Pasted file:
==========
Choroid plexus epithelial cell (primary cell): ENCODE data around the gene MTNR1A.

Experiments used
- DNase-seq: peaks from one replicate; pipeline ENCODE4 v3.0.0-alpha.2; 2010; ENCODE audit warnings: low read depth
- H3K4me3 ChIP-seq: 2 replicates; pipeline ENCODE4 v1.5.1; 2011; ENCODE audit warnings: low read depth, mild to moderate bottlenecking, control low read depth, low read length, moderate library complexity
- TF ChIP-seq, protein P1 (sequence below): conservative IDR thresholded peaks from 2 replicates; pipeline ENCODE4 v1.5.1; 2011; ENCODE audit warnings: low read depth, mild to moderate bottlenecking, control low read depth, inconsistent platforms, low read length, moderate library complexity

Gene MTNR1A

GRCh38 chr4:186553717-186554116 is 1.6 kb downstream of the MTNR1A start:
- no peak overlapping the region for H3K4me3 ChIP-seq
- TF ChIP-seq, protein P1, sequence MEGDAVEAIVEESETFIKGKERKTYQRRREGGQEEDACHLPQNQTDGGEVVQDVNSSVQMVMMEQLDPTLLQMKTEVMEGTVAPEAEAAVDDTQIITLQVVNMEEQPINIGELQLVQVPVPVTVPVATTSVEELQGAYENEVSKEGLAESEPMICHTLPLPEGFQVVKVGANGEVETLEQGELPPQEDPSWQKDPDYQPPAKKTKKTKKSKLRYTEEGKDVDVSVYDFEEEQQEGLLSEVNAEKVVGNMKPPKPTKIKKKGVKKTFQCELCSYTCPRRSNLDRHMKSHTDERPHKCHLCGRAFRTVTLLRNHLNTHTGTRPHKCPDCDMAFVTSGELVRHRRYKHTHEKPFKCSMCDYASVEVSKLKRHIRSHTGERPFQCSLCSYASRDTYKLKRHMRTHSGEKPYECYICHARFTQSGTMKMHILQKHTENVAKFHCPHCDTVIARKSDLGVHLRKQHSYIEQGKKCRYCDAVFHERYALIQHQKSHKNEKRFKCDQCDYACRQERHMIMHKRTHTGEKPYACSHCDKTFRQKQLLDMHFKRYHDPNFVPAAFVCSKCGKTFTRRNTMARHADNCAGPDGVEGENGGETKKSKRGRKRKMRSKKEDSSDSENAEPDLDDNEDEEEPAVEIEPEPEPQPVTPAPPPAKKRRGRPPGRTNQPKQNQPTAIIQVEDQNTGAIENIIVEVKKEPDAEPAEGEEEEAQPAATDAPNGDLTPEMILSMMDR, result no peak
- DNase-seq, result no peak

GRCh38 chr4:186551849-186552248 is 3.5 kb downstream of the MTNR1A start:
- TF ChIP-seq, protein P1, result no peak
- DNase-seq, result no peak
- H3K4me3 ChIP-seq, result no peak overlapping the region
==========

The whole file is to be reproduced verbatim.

Choroid plexus epithelial cell (primary cell): ENCODE data around the gene MTNR1A.

Experiments used
- DNase-seq: peaks from one replicate; pipeline ENCODE4 v3.0.0-alpha.2; 2010; ENCODE audit warnings: low read depth
- H3K4me3 ChIP-seq: 2 replicates; pipeline ENCODE4 v1.5.1; 2011; ENCODE audit warnings: low read depth, mild to moderate bottlenecking, control low read depth, low read length, moderate library complexity
- TF ChIP-seq, protein P1 (sequence below): conservative IDR thresholded peaks from 2 replicates; pipeline ENCODE4 v1.5.1; 2011; ENCODE audit warnings: low read depth, mild to moderate bottlenecking, control low read depth, inconsistent platforms, low read length, moderate library complexity

Gene MTNR1A

GRCh38 chr4:186553717-186554116 is 1.6 kb downstream of the MTNR1A start:
- no peak overlapping the region for H3K4me3 ChIP-seq
- TF ChIP-seq, protein P1, sequence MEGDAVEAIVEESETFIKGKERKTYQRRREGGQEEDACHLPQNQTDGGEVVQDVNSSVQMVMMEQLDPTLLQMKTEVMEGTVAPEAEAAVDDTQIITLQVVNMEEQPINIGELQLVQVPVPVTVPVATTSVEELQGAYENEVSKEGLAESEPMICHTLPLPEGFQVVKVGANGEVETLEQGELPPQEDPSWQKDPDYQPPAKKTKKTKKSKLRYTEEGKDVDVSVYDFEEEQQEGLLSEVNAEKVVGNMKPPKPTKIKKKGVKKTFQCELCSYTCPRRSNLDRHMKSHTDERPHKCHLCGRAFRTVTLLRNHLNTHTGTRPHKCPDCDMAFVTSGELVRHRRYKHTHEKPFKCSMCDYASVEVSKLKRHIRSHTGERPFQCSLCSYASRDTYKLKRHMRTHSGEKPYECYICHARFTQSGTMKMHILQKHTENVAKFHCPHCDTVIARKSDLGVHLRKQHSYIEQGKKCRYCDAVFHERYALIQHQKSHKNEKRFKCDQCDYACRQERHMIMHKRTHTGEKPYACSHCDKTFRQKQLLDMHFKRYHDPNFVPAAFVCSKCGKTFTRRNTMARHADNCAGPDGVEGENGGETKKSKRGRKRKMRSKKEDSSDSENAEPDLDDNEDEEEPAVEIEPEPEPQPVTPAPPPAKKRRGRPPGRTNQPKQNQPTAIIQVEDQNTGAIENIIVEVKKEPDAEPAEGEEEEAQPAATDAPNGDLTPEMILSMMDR, result no peak
- DNase-seq, result no peak

GRCh38 chr4:186551849-186552248 is 3.5 kb downstream of the MTNR1A start:
- TF ChIP-seq, protein P1, result no peak
- DNase-seq, result no peak
- H3K4me3 ChIP-seq, result no peak overlapping the region